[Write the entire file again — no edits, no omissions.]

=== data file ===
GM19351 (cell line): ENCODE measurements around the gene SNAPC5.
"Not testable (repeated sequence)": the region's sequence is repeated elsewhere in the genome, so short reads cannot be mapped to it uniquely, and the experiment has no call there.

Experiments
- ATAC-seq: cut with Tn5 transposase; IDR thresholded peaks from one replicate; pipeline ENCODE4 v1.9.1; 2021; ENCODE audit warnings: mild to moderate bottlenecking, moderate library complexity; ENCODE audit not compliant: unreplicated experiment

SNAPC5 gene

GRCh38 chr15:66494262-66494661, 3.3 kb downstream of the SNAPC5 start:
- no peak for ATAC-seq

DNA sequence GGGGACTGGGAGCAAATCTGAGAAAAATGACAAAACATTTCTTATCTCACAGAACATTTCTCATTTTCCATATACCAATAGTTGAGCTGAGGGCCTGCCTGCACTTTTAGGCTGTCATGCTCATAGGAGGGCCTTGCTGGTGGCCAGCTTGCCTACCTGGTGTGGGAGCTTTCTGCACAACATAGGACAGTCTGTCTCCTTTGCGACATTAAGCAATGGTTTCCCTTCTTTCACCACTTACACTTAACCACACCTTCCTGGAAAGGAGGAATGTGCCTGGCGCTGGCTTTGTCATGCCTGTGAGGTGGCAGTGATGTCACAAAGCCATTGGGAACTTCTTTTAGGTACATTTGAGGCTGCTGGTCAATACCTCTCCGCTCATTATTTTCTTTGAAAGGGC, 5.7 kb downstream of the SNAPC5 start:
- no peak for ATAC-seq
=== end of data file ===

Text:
GM19351 (cell line): ENCODE measurements around the gene SNAPC5.
"Not testable (repeated sequence)": the region's sequence is repeated elsewhere in the genome, so short reads cannot be mapped to it uniquely, and the experiment has no call there.

Experiments
- ATAC-seq: cut with Tn5 transposase; IDR thresholded peaks from one replicate; pipeline ENCODE4 v1.9.1; 2021; ENCODE audit warnings: mild to moderate bottlenecking, moderate library complexity; ENCODE audit not compliant: unreplicated experiment

SNAPC5 gene

GRCh38 chr15:66494262-66494661, 3.3 kb downstream of the SNAPC5 start:
- no peak for ATAC-seq

DNA sequence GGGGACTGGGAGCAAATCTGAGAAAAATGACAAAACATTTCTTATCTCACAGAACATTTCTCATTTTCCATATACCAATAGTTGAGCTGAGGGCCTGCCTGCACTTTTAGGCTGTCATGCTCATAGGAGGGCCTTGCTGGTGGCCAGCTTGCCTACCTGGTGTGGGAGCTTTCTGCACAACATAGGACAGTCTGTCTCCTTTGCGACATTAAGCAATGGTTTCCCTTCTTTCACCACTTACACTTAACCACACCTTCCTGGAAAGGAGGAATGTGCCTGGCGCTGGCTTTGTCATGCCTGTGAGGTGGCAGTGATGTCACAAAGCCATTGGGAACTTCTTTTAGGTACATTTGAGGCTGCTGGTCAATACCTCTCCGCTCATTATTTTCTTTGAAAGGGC, 5.7 kb downstream of the SNAPC5 start:
- no peak for ATAC-seq